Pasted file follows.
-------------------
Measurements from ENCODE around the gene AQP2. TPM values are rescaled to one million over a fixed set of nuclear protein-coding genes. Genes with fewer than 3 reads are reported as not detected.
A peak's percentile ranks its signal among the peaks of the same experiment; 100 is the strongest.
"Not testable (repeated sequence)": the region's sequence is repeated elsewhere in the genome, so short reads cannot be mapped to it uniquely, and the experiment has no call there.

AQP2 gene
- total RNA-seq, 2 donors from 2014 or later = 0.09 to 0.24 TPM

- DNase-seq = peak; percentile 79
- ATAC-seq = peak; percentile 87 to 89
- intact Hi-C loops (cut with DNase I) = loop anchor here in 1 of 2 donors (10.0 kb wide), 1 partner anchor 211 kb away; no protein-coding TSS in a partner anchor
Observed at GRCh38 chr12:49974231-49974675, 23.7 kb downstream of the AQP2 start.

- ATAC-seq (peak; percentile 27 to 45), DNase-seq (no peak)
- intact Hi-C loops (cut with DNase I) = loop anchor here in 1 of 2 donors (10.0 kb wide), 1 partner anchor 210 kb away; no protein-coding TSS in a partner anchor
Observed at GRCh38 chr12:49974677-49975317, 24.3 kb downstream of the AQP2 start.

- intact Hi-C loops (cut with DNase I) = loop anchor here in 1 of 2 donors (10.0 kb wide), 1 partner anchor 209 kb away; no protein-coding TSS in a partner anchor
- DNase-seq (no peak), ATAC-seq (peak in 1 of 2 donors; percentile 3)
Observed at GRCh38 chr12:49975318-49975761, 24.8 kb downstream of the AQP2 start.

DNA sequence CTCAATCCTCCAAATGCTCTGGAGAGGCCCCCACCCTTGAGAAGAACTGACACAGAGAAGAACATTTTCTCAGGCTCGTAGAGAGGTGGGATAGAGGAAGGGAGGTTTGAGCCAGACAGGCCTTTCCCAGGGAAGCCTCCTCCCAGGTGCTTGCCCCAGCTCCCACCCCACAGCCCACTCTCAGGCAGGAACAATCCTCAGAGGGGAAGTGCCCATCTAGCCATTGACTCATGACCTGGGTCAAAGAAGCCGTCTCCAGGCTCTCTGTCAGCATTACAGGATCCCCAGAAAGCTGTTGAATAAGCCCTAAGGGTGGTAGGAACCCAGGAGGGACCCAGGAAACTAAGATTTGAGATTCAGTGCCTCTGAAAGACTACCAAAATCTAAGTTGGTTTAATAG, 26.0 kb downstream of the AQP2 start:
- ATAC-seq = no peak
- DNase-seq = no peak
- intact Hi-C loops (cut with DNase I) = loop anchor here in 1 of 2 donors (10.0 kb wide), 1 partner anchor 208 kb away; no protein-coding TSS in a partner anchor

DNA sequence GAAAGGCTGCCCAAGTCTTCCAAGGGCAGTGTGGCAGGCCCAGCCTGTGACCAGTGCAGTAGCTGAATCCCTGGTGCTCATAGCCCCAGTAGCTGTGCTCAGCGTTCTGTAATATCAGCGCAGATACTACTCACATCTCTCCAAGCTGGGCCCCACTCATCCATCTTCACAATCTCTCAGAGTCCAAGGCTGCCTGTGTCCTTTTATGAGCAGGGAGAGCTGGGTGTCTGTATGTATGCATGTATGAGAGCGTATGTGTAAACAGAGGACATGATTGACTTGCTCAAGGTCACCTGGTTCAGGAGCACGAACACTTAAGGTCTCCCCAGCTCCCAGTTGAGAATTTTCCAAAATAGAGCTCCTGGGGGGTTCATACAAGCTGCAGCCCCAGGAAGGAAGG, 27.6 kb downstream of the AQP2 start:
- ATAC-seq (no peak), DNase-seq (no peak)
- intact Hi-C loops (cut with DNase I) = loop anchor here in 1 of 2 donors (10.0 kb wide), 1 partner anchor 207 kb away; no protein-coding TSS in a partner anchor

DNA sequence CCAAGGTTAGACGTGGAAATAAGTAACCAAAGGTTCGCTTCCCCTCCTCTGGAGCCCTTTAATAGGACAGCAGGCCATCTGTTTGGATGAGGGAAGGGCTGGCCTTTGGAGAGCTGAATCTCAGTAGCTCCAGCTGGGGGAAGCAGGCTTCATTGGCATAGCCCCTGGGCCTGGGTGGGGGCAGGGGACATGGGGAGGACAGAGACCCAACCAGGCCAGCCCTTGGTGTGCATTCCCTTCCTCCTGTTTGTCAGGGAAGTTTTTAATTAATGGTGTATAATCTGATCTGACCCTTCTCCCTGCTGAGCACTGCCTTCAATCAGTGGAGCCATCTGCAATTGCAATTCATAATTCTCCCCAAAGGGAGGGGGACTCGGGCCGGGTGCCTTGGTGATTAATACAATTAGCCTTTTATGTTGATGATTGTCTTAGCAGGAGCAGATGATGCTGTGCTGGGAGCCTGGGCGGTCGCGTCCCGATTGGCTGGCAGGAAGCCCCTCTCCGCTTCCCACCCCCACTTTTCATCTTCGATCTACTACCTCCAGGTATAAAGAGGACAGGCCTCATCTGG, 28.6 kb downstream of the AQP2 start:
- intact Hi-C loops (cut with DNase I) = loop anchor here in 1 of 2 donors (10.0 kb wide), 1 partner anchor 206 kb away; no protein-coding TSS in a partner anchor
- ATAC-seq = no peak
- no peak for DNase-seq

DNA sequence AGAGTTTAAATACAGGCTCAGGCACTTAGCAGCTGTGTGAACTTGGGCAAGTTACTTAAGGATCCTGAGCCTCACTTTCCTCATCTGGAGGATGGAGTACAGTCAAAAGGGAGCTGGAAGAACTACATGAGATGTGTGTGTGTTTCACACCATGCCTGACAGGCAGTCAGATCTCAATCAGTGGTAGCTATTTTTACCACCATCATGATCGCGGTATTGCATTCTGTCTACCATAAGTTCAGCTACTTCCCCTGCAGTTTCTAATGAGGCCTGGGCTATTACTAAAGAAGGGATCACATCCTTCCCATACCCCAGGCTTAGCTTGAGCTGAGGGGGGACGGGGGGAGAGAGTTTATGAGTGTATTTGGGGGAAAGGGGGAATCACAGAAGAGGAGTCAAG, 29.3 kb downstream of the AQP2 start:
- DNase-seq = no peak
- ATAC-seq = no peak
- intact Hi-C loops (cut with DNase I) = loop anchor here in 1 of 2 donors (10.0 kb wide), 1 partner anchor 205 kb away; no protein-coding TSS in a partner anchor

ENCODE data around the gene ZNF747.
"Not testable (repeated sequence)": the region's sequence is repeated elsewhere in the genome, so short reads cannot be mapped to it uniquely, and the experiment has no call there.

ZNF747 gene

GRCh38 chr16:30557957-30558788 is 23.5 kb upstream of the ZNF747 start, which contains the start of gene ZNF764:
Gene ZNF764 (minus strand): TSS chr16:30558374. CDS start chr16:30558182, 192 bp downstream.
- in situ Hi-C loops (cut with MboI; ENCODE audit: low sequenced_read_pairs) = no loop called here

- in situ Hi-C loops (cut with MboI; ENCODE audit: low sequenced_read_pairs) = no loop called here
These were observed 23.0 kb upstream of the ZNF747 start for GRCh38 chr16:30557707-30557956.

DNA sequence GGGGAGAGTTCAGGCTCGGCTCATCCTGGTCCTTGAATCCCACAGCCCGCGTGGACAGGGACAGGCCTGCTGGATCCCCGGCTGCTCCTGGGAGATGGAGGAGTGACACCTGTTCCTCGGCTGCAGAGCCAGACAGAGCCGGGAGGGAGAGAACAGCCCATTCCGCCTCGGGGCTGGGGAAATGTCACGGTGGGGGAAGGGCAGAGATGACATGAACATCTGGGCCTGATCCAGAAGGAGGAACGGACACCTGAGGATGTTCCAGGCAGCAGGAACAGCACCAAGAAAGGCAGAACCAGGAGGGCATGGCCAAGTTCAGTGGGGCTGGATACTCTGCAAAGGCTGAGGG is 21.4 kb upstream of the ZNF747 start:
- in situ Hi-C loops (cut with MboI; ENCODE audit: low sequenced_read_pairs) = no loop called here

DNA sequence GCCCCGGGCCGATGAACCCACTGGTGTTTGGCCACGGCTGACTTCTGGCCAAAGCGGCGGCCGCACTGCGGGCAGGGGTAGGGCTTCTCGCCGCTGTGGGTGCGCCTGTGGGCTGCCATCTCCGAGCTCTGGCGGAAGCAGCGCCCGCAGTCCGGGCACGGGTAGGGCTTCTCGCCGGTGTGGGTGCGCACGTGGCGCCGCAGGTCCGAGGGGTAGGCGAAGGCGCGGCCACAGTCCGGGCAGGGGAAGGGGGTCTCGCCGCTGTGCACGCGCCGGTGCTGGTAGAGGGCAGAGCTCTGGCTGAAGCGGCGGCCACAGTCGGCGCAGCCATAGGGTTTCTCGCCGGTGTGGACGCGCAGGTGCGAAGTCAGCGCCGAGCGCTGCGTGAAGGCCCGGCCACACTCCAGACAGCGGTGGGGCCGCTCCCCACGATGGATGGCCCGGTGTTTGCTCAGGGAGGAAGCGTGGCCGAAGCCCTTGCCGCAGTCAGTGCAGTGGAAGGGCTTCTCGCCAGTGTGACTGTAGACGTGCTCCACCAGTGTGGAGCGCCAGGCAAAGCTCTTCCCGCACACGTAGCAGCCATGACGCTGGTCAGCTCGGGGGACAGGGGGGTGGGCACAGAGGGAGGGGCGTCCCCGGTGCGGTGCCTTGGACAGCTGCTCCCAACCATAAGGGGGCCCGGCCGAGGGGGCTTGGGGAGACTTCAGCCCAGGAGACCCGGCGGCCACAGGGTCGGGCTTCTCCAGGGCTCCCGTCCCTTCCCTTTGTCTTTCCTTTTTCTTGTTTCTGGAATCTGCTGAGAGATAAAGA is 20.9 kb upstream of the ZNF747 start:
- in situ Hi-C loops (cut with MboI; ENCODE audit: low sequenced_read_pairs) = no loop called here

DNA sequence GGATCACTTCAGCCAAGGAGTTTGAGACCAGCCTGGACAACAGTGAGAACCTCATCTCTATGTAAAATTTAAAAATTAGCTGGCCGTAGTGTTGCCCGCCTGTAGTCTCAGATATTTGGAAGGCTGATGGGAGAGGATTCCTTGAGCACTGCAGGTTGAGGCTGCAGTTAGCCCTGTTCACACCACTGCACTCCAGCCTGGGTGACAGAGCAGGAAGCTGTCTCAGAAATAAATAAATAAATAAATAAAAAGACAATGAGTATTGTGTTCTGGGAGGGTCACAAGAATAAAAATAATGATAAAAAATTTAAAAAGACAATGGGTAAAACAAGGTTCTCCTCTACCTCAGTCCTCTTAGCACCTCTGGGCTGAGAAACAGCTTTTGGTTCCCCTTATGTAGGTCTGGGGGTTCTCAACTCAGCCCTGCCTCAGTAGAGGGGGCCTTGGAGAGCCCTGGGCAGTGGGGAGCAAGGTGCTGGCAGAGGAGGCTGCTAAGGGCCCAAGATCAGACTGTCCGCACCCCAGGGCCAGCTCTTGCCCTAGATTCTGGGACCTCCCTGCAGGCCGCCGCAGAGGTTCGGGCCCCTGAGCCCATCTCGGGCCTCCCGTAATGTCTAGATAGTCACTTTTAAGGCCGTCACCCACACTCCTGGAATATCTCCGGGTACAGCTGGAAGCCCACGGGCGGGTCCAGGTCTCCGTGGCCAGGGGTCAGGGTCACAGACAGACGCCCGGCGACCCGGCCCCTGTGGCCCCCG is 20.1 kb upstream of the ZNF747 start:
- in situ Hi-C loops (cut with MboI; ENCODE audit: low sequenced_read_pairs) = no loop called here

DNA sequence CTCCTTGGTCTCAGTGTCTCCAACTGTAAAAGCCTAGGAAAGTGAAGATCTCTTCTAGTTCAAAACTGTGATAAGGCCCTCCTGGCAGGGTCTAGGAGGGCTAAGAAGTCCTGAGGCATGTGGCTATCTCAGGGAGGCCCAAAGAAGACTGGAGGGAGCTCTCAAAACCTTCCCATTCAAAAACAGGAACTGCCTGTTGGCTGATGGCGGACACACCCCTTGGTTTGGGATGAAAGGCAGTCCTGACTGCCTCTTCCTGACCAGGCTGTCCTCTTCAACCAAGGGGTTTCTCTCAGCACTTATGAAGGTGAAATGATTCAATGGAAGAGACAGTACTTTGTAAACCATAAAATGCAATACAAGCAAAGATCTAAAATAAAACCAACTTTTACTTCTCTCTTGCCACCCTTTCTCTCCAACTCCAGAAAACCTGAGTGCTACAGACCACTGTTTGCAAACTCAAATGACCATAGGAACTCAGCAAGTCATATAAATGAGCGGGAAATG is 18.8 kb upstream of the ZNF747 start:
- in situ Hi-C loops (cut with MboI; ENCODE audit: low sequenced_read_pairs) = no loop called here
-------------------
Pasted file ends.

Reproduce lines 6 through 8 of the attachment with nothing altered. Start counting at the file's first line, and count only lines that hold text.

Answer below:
- DNase-seq = peak; percentile 79
- ATAC-seq = peak; percentile 87 to 89
- intact Hi-C loops (cut with DNase I) = loop anchor here in 1 of 2 donors (10.0 kb wide), 1 partner anchor 211 kb away; no protein-coding TSS in a partner anchor